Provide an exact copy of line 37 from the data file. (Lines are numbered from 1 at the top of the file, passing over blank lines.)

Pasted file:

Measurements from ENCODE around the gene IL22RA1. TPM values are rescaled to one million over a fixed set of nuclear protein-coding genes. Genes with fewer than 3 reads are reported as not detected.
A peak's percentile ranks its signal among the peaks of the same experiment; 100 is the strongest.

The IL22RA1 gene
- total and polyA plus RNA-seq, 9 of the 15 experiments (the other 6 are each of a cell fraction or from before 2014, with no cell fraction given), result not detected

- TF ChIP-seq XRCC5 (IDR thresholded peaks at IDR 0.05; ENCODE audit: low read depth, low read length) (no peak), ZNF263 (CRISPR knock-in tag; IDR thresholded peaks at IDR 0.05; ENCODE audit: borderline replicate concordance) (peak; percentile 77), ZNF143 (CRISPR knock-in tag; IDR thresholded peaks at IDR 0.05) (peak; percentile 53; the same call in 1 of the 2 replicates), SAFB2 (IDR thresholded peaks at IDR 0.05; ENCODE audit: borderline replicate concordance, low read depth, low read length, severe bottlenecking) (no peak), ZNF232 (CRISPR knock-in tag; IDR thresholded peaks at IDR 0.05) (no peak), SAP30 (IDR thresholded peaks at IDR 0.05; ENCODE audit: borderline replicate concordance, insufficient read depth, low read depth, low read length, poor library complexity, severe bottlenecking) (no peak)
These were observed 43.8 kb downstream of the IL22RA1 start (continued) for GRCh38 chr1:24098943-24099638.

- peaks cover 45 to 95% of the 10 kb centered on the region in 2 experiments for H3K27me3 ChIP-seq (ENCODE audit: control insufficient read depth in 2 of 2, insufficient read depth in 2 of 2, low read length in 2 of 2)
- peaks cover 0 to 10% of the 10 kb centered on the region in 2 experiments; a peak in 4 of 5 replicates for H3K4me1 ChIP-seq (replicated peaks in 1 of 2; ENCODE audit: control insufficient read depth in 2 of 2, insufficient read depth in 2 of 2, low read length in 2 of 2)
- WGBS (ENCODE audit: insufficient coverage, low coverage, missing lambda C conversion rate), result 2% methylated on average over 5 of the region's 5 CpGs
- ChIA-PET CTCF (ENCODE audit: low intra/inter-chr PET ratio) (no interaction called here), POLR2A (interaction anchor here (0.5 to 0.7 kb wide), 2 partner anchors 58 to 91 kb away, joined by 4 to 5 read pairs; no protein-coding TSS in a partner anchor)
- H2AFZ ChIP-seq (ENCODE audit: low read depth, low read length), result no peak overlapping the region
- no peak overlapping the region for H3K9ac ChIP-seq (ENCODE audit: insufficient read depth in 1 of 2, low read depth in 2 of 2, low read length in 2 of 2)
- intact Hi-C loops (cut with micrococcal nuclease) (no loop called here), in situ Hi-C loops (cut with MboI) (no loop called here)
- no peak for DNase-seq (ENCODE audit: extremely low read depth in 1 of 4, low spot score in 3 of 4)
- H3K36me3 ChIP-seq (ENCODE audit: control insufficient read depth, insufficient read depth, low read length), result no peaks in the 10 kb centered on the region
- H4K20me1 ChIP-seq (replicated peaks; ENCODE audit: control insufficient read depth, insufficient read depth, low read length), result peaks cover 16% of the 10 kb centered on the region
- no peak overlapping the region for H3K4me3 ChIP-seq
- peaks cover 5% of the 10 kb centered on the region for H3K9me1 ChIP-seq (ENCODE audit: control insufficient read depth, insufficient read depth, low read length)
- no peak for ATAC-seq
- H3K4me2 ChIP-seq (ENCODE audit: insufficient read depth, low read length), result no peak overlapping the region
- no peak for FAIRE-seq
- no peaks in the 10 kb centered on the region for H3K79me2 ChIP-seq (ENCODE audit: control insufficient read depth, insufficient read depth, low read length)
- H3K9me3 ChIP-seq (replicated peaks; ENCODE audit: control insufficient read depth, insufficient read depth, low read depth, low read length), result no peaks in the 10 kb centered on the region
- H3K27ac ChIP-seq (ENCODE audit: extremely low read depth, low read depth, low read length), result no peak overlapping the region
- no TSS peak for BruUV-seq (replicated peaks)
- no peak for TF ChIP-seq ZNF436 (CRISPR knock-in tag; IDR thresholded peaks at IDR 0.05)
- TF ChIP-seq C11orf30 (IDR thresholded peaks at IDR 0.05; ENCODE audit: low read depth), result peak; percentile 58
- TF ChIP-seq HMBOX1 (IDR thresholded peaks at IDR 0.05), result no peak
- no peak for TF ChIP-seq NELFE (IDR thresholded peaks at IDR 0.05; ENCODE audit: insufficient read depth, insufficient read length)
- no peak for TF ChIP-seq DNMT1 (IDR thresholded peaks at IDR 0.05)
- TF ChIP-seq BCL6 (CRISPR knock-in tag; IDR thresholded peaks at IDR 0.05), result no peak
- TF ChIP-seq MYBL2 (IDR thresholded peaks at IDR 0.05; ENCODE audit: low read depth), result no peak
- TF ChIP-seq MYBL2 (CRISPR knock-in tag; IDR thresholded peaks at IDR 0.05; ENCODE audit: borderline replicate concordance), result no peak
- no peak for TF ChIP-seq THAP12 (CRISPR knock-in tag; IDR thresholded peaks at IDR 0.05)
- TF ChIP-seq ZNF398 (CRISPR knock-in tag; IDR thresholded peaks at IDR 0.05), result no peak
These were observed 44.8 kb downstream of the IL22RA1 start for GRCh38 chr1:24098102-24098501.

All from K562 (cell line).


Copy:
All from K562 (cell line).